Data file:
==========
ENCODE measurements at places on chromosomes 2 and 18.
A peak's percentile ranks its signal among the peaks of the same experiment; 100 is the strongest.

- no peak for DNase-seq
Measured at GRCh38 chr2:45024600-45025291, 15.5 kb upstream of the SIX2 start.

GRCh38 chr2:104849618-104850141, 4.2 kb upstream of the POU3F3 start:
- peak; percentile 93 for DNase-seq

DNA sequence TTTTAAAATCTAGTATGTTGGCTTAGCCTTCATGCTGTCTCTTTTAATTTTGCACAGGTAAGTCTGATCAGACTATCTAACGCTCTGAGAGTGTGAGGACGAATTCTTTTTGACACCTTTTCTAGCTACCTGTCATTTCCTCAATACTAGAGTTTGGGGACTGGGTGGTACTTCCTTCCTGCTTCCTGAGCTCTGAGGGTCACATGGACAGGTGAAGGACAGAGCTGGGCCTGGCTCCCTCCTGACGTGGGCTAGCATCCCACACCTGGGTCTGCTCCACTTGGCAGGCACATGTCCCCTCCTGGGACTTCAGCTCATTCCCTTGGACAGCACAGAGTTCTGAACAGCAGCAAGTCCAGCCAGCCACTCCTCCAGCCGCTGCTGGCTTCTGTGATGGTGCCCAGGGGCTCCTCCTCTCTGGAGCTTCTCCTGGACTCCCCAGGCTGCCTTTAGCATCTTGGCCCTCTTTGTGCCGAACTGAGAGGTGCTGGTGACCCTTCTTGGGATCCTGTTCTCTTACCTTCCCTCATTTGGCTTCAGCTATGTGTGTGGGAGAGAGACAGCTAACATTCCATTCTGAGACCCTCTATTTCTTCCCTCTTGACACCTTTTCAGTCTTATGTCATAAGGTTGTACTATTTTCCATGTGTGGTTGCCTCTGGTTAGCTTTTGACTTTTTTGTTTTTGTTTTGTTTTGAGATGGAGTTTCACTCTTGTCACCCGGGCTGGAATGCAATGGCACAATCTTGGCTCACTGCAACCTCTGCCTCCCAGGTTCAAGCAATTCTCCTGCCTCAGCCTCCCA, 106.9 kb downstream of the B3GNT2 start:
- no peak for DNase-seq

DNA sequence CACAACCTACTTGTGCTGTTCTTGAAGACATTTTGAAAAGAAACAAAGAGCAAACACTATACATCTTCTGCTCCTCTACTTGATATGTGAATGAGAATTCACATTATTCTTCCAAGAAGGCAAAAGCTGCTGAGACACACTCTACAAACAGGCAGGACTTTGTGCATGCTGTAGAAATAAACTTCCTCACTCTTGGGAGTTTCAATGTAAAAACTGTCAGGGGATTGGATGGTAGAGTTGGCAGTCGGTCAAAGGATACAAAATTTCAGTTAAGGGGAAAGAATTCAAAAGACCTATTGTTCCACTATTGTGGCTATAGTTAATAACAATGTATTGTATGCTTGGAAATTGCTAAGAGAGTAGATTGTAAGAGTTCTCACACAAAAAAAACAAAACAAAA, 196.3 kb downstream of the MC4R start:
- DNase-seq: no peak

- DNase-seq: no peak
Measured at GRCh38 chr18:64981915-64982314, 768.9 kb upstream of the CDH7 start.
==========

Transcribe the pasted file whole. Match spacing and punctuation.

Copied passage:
ENCODE measurements at places on chromosomes 2 and 18.
A peak's percentile ranks its signal among the peaks of the same experiment; 100 is the strongest.

- no peak for DNase-seq
Measured at GRCh38 chr2:45024600-45025291, 15.5 kb upstream of the SIX2 start.

GRCh38 chr2:104849618-104850141, 4.2 kb upstream of the POU3F3 start:
- peak; percentile 93 for DNase-seq

DNA sequence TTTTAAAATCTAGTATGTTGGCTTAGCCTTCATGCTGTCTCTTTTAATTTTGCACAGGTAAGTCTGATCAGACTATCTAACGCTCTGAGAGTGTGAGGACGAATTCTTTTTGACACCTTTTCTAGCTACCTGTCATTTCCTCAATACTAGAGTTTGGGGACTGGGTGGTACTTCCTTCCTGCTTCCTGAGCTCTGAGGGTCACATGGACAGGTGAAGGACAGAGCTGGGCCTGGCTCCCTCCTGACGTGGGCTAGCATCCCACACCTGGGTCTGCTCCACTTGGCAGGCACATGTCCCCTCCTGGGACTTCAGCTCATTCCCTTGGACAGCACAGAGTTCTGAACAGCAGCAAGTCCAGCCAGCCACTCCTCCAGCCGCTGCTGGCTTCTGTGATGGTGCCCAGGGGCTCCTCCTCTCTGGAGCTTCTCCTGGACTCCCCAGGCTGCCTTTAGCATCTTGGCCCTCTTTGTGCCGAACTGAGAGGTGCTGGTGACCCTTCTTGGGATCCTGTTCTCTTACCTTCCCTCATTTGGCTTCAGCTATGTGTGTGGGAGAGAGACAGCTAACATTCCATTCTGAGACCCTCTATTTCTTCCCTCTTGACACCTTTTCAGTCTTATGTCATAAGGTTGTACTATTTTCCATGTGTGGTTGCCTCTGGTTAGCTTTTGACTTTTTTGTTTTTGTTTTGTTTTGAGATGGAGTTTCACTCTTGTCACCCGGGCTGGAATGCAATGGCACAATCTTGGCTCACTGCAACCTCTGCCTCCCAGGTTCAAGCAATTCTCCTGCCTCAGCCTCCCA, 106.9 kb downstream of the B3GNT2 start:
- no peak for DNase-seq

DNA sequence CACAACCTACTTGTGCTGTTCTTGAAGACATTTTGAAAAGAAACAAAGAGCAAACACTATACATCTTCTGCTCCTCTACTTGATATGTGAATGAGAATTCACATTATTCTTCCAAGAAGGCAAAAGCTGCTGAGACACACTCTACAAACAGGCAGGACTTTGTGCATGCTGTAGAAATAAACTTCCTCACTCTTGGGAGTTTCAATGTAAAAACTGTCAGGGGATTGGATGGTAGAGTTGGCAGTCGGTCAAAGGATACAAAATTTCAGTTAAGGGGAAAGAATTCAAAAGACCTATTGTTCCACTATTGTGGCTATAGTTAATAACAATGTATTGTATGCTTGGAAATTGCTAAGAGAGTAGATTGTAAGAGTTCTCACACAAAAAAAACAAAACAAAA, 196.3 kb downstream of the MC4R start:
- DNase-seq: no peak

- DNase-seq: no peak
Measured at GRCh38 chr18:64981915-64982314, 768.9 kb upstream of the CDH7 start.